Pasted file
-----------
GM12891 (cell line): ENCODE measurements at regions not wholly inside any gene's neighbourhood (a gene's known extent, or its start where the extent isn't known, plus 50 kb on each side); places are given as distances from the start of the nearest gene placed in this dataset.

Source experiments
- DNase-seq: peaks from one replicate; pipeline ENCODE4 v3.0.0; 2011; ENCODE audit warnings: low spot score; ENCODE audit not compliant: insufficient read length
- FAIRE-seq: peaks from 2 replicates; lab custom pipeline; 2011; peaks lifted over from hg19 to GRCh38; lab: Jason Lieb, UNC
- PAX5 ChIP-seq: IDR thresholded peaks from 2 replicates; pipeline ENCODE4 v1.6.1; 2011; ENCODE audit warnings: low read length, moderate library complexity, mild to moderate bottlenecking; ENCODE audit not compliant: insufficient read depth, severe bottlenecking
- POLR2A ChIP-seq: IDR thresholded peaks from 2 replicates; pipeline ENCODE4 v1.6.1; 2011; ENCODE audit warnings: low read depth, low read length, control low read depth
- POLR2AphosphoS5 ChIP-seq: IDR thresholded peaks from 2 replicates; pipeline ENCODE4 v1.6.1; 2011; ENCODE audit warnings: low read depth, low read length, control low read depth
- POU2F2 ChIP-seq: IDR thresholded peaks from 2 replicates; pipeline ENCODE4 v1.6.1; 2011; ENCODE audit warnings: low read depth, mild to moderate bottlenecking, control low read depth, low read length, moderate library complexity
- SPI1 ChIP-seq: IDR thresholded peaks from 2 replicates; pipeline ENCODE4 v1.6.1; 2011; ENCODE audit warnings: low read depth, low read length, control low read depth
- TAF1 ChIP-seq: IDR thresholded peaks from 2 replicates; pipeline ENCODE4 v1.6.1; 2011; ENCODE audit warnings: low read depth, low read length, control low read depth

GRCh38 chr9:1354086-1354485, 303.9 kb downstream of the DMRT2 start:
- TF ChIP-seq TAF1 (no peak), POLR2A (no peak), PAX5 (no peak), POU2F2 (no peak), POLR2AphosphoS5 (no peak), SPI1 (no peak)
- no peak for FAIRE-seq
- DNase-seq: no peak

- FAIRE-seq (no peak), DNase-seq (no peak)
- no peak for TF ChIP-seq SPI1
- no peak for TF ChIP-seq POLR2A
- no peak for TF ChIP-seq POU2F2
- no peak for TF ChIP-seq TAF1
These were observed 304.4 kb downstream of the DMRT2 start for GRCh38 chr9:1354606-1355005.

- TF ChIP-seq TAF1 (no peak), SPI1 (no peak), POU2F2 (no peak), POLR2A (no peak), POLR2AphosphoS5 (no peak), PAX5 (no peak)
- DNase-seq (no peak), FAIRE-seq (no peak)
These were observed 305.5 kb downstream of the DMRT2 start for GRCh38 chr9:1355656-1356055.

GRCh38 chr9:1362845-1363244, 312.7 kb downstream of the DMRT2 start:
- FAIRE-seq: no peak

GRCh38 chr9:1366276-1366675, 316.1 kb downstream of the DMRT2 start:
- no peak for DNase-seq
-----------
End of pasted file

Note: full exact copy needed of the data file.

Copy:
GM12891 (cell line): ENCODE measurements at regions not wholly inside any gene's neighbourhood (a gene's known extent, or its start where the extent isn't known, plus 50 kb on each side); places are given as distances from the start of the nearest gene placed in this dataset.

Source experiments
- DNase-seq: peaks from one replicate; pipeline ENCODE4 v3.0.0; 2011; ENCODE audit warnings: low spot score; ENCODE audit not compliant: insufficient read length
- FAIRE-seq: peaks from 2 replicates; lab custom pipeline; 2011; peaks lifted over from hg19 to GRCh38; lab: Jason Lieb, UNC
- PAX5 ChIP-seq: IDR thresholded peaks from 2 replicates; pipeline ENCODE4 v1.6.1; 2011; ENCODE audit warnings: low read length, moderate library complexity, mild to moderate bottlenecking; ENCODE audit not compliant: insufficient read depth, severe bottlenecking
- POLR2A ChIP-seq: IDR thresholded peaks from 2 replicates; pipeline ENCODE4 v1.6.1; 2011; ENCODE audit warnings: low read depth, low read length, control low read depth
- POLR2AphosphoS5 ChIP-seq: IDR thresholded peaks from 2 replicates; pipeline ENCODE4 v1.6.1; 2011; ENCODE audit warnings: low read depth, low read length, control low read depth
- POU2F2 ChIP-seq: IDR thresholded peaks from 2 replicates; pipeline ENCODE4 v1.6.1; 2011; ENCODE audit warnings: low read depth, mild to moderate bottlenecking, control low read depth, low read length, moderate library complexity
- SPI1 ChIP-seq: IDR thresholded peaks from 2 replicates; pipeline ENCODE4 v1.6.1; 2011; ENCODE audit warnings: low read depth, low read length, control low read depth
- TAF1 ChIP-seq: IDR thresholded peaks from 2 replicates; pipeline ENCODE4 v1.6.1; 2011; ENCODE audit warnings: low read depth, low read length, control low read depth

GRCh38 chr9:1354086-1354485, 303.9 kb downstream of the DMRT2 start:
- TF ChIP-seq TAF1 (no peak), POLR2A (no peak), PAX5 (no peak), POU2F2 (no peak), POLR2AphosphoS5 (no peak), SPI1 (no peak)
- no peak for FAIRE-seq
- DNase-seq: no peak

- FAIRE-seq (no peak), DNase-seq (no peak)
- no peak for TF ChIP-seq SPI1
- no peak for TF ChIP-seq POLR2A
- no peak for TF ChIP-seq POU2F2
- no peak for TF ChIP-seq TAF1
These were observed 304.4 kb downstream of the DMRT2 start for GRCh38 chr9:1354606-1355005.

- TF ChIP-seq TAF1 (no peak), SPI1 (no peak), POU2F2 (no peak), POLR2A (no peak), POLR2AphosphoS5 (no peak), PAX5 (no peak)
- DNase-seq (no peak), FAIRE-seq (no peak)
These were observed 305.5 kb downstream of the DMRT2 start for GRCh38 chr9:1355656-1356055.

GRCh38 chr9:1362845-1363244, 312.7 kb downstream of the DMRT2 start:
- FAIRE-seq: no peak

GRCh38 chr9:1366276-1366675, 316.1 kb downstream of the DMRT2 start:
- no peak for DNase-seq